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Band of Brothers

A record of broken promises leaves Egypt's Christians wary of country's new Islamist leaders

Morsi (Daniel Berehulak/Getty Images); Background: AP photo

Band of Brothers
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Fireworks exploded and cheers erupted in Cairo's Tahrir Square when Egyptian officials announced on June 24 that a member of the Muslim Brotherhood had become the first freely elected civilian president in the nation's modern history.

Mohammed Morsi narrowly defeated former prime minster Ahmed Shafiq in a presidential run-off that riveted the nation and threatened civil unrest.

The Muslim Brotherhood's polling had already indicated that Morsi won the presidential run-off, stoking fears of mass rioting if the military-backed election commission declared Shafiq-a former regime member-the winner.

The immediate fears of massive unrest eased with Morsi's election, but other fears remained: Would an Islamist president offer protection for Egypt's minorities, including a Christian population already facing discrimination and persecution?

An Egyptian worker for Open Doors-a U.S.-based Christian group that aids persecuted Christians-described a different scene as he and other Christians anticipated the announcement of Morsi's election: "Looking from their small windows over the square and hearing the shouts of victory, many Christian families are in deep anxiety and concern."

Morsi tried to allay Christians' fears that his presidency would prove oppressive by promising to appoint a Christian to a top political position, and saying that he would be a president "for all Egyptians."

But many Christians remained dubious, pointing to Morsi's past record: The newly elected president led the Muslim Brotherhood's drafting of a political platform in 2007 that included proposals that a council of Islamic scholars review government legislation to ensure that it comports with Islamic law.

Isobel Coleman of the Council on Foreign Relations wrote in an online column for CNN that Morsi "represents the older, more conservative wing of the Brotherhood and openly endorses a strict Islamic vision." Eric Trager of the Washington Institute for Near East Policy wrote in The New Republic that Morsi was "an icon of the extremists in the Muslim Brotherhood."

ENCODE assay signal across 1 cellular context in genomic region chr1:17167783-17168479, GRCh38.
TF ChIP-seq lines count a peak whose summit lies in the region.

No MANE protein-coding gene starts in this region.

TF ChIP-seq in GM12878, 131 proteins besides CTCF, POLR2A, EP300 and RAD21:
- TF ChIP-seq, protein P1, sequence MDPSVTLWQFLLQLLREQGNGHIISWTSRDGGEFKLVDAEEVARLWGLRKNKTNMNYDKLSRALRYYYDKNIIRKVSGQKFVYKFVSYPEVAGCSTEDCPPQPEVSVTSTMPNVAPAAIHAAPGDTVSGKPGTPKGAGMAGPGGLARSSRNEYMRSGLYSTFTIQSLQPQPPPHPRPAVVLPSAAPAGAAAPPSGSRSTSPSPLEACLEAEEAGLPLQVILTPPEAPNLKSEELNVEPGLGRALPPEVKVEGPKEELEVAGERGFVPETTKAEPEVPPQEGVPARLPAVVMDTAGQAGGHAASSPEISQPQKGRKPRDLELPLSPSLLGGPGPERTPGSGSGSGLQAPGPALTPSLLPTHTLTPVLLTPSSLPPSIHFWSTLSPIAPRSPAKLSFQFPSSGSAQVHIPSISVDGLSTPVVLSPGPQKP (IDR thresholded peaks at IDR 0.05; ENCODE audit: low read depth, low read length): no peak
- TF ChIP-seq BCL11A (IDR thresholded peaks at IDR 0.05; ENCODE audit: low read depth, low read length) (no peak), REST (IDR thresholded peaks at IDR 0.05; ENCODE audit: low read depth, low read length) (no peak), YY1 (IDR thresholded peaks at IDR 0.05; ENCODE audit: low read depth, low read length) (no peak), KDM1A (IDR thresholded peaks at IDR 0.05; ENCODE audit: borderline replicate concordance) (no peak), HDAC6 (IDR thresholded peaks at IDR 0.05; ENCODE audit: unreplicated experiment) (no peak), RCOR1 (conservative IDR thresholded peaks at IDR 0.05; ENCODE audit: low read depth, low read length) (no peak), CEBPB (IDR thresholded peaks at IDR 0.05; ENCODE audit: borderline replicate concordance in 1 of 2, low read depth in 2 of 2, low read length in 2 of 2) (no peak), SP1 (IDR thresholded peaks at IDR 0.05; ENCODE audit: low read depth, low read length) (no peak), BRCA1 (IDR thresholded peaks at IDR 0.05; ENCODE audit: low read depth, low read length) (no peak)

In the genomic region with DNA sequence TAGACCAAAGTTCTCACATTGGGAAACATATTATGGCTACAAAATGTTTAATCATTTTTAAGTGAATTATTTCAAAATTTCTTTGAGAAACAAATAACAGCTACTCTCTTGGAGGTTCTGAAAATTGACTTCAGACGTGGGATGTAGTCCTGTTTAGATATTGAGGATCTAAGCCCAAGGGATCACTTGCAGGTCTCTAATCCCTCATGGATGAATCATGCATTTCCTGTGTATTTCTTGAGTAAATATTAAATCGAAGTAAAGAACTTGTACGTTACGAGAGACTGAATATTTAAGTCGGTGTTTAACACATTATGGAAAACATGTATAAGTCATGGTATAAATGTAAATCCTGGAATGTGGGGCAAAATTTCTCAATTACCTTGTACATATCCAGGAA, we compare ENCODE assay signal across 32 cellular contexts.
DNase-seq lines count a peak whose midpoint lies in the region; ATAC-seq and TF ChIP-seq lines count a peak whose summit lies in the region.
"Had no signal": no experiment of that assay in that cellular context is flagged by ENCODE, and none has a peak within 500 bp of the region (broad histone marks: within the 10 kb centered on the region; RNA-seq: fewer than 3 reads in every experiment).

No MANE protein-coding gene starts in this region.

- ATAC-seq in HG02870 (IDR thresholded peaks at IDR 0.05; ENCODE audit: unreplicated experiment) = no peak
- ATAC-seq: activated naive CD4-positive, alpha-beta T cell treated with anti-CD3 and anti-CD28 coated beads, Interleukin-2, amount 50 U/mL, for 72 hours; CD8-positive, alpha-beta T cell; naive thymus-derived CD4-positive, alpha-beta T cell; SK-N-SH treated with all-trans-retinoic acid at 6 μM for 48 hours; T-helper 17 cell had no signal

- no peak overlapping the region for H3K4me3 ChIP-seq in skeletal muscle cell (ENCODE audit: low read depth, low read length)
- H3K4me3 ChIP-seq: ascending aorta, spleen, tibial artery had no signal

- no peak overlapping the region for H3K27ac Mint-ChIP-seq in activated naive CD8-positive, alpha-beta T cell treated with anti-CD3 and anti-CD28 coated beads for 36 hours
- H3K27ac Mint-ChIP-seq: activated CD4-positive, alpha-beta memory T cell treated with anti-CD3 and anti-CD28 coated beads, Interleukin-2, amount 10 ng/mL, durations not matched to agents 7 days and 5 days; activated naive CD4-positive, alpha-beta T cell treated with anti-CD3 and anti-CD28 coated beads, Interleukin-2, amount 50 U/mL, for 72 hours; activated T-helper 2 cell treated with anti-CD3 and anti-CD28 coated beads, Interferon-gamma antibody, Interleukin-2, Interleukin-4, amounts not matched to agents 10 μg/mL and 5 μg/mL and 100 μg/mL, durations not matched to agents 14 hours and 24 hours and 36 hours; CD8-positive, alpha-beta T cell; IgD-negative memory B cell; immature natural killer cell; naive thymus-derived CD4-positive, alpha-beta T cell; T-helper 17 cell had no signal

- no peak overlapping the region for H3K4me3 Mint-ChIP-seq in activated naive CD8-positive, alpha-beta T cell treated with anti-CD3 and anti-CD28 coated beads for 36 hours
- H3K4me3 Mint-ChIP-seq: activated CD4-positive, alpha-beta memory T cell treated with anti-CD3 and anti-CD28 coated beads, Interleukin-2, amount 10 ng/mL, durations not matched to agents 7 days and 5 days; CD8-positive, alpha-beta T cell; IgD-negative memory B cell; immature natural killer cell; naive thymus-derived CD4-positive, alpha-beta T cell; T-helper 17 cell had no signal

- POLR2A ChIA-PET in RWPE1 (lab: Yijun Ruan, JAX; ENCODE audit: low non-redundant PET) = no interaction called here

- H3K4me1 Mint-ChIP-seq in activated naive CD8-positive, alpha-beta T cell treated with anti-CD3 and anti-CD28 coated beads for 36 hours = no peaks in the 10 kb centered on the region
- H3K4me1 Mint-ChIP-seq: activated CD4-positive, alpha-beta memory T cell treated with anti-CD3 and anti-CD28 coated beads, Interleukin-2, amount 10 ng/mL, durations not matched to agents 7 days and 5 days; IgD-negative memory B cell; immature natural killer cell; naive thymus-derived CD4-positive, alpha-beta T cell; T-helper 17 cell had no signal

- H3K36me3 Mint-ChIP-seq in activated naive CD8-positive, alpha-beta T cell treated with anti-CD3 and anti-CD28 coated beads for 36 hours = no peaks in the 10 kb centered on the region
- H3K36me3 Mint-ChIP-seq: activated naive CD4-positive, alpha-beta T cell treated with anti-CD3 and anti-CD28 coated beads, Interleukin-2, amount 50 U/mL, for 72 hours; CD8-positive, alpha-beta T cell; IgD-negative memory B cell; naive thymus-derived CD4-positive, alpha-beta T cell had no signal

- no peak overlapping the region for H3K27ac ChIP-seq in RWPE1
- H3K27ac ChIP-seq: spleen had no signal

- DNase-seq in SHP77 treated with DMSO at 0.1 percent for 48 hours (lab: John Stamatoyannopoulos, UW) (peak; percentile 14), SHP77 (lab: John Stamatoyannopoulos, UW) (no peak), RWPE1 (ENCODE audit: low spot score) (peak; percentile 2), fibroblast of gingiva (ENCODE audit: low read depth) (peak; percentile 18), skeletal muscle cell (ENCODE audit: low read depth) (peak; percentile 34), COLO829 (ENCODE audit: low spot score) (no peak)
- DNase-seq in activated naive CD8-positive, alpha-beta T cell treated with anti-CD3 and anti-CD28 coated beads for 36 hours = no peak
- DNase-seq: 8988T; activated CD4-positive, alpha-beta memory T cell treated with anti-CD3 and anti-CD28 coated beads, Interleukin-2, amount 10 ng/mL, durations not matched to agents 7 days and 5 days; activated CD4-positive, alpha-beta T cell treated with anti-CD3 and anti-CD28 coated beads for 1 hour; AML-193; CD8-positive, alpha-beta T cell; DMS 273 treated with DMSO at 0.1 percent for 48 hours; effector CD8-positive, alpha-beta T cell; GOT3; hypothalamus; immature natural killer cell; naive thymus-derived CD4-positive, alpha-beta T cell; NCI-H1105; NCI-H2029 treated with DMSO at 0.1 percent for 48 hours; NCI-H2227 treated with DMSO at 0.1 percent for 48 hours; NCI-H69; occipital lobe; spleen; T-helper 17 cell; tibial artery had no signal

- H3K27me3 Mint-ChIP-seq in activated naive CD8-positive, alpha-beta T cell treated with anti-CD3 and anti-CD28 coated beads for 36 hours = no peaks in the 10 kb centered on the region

Days before his election, Morsi rebuffed notions that he would push a fundamentalist Islamic agenda as president. But political analysts and minority groups note that the Muslim Brotherhood has broken promises in the past: Over the last 16 months the group has backtracked on pledges that it wouldn't nominate a candidate for the presidency or seek a majority in the parliament. (The organization's political party eventually won nearly 50 percent of parliament seats last year.)

Another stark example: During his campaign, Morsi pledged that he would maintain Egypt's 1979 Camp David peace accord with Israel. The day after his election, an Iranian newspaper quoted Morsi saying: "We will reconsider the Camp David Accord."

While Morsi's mixture of fundamentalism and shifting policy worries minority groups, it's still unclear how much power the new president will exercise in coming months. Just days before his election, the country's ruling military council made a sweeping set of declarations that drained powers from the presidency and left broad powers of legislation and security to the military.

That move pushed some secularists to form alliances with the Muslim Brotherhood to push against the military's powers. Reports of former President Hosni Mubarak's severely declining health offered a brief distraction ahead of the run-off, but demonstrators in Tahrir Square stayed focused on the future.

If Mubarak's medical condition remained hazy after Morsi's election, so did Egypt's future. The Christian worker from Open Doors said many Christians doubted that either presidential candidate could bring stability and rest to the country. "What do we Christians do with all this chaos around us?" he asked. "We continue to cry out in the name of our Father together: 'God save Egypt.'"


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